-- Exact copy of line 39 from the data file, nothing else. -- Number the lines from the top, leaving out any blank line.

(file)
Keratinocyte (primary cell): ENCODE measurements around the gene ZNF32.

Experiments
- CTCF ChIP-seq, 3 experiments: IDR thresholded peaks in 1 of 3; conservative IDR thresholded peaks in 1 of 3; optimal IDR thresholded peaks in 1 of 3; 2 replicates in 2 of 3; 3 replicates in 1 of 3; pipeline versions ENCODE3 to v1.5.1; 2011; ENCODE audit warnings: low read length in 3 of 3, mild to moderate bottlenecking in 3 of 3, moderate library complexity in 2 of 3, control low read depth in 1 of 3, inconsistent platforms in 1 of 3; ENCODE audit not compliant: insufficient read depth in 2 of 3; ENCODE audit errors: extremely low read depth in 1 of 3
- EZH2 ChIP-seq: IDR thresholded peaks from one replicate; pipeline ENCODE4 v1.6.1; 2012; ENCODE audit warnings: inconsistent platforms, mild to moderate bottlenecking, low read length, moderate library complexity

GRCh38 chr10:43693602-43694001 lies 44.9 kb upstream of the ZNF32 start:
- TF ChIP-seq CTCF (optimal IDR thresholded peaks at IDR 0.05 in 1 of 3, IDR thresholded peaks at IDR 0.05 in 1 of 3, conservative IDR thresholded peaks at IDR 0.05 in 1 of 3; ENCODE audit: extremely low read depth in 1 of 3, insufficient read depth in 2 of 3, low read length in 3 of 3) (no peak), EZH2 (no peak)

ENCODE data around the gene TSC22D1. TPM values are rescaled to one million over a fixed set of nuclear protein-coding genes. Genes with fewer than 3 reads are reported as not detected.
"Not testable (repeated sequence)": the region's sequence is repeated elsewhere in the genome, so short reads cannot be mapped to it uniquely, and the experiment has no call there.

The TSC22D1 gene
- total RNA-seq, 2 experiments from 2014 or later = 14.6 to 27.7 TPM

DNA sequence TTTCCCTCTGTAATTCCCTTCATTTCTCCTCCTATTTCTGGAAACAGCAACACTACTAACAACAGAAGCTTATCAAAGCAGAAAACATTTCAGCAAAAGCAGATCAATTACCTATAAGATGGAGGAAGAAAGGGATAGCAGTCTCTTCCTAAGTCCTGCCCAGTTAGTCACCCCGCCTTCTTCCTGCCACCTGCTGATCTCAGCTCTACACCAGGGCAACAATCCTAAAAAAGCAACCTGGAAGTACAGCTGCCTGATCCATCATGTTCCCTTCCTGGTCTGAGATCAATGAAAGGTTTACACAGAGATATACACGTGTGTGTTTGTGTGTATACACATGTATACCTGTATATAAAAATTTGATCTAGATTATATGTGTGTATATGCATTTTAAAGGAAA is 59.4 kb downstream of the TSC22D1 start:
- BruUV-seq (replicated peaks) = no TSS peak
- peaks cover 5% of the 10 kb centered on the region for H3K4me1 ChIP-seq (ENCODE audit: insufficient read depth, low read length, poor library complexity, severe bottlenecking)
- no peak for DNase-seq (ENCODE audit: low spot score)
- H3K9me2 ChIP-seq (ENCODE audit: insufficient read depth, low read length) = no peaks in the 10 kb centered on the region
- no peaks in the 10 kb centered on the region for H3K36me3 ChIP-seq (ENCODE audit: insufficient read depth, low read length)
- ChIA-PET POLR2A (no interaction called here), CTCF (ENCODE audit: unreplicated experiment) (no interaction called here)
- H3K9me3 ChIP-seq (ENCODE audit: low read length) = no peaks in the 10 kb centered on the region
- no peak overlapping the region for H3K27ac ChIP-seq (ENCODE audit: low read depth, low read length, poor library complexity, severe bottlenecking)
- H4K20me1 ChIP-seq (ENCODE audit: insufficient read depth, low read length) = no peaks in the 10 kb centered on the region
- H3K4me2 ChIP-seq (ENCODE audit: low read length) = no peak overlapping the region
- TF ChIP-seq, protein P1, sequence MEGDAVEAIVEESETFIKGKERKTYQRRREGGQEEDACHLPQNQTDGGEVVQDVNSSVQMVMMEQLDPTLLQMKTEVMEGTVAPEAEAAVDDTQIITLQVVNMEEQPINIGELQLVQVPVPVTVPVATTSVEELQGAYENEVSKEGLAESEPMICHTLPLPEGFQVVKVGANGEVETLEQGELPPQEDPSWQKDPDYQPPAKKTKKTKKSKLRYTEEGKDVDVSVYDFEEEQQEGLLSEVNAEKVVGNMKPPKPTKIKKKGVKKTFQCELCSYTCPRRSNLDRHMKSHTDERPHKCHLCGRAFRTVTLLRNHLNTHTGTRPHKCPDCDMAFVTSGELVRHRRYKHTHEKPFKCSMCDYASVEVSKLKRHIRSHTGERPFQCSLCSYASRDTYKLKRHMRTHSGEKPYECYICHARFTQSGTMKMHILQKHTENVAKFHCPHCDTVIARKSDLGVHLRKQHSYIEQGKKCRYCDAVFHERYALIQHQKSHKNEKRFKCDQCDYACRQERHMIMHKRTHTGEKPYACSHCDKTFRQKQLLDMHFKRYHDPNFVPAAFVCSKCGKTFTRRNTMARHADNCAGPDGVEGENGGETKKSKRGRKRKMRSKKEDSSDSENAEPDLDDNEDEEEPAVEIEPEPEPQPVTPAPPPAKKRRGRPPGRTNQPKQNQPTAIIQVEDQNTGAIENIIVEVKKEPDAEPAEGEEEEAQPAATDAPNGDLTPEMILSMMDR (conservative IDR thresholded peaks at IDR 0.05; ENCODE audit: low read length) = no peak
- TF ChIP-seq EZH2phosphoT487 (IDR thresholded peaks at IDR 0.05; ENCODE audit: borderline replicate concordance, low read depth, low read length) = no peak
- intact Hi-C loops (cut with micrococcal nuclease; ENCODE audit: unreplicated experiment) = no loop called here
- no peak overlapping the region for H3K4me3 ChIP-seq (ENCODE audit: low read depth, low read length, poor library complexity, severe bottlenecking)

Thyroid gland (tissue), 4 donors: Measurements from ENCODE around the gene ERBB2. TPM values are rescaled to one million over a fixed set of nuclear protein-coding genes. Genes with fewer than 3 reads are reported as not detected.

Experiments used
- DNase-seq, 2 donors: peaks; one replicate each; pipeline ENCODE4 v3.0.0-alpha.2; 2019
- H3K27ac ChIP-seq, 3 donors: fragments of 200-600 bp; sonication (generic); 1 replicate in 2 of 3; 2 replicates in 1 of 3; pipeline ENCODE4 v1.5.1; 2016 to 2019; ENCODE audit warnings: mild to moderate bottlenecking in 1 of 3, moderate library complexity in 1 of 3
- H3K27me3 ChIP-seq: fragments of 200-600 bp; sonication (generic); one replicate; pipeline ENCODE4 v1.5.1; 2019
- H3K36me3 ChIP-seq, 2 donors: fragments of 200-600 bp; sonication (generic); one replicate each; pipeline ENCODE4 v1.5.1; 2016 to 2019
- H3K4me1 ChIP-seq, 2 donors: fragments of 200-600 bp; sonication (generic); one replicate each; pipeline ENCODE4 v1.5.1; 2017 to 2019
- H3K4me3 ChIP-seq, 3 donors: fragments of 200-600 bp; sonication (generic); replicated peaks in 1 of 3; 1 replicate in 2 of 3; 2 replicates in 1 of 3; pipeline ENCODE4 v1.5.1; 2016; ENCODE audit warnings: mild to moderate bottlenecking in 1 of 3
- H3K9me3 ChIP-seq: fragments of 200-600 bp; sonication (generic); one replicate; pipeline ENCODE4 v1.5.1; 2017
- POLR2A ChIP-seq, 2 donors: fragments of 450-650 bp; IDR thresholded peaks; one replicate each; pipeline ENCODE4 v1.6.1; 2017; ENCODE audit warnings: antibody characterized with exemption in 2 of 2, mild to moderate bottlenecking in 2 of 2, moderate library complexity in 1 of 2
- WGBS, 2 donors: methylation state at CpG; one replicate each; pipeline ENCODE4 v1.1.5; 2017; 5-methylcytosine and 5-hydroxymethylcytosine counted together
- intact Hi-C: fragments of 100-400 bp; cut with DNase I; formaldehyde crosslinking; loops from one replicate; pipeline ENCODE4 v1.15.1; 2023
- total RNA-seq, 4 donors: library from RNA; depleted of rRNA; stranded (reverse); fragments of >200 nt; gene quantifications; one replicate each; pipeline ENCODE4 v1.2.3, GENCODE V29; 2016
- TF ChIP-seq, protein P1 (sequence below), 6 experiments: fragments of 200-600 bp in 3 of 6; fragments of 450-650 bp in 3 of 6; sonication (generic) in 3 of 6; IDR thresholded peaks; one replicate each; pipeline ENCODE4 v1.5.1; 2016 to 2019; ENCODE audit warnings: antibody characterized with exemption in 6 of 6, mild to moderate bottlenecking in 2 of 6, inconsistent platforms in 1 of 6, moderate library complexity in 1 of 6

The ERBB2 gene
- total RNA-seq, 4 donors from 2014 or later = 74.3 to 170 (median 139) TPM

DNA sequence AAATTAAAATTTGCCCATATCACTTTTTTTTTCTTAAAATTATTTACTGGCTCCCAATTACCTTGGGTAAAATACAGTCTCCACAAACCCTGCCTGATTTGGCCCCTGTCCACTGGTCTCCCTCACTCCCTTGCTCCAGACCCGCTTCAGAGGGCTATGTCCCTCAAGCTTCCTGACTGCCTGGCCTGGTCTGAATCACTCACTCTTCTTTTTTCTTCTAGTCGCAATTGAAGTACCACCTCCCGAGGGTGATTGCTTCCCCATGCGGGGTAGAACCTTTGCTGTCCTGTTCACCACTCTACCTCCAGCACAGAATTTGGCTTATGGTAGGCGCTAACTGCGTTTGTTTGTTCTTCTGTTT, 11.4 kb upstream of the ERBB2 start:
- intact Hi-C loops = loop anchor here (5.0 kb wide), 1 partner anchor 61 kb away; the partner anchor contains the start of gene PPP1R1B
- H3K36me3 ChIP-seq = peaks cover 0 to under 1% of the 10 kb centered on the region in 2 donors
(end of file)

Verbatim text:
- TF ChIP-seq, protein P1 (sequence below), 6 experiments: fragments of 200-600 bp in 3 of 6; fragments of 450-650 bp in 3 of 6; sonication (generic) in 3 of 6; IDR thresholded peaks; one replicate each; pipeline ENCODE4 v1.5.1; 2016 to 2019; ENCODE audit warnings: antibody characterized with exemption in 6 of 6, mild to moderate bottlenecking in 2 of 6, inconsistent platforms in 1 of 6, moderate library complexity in 1 of 6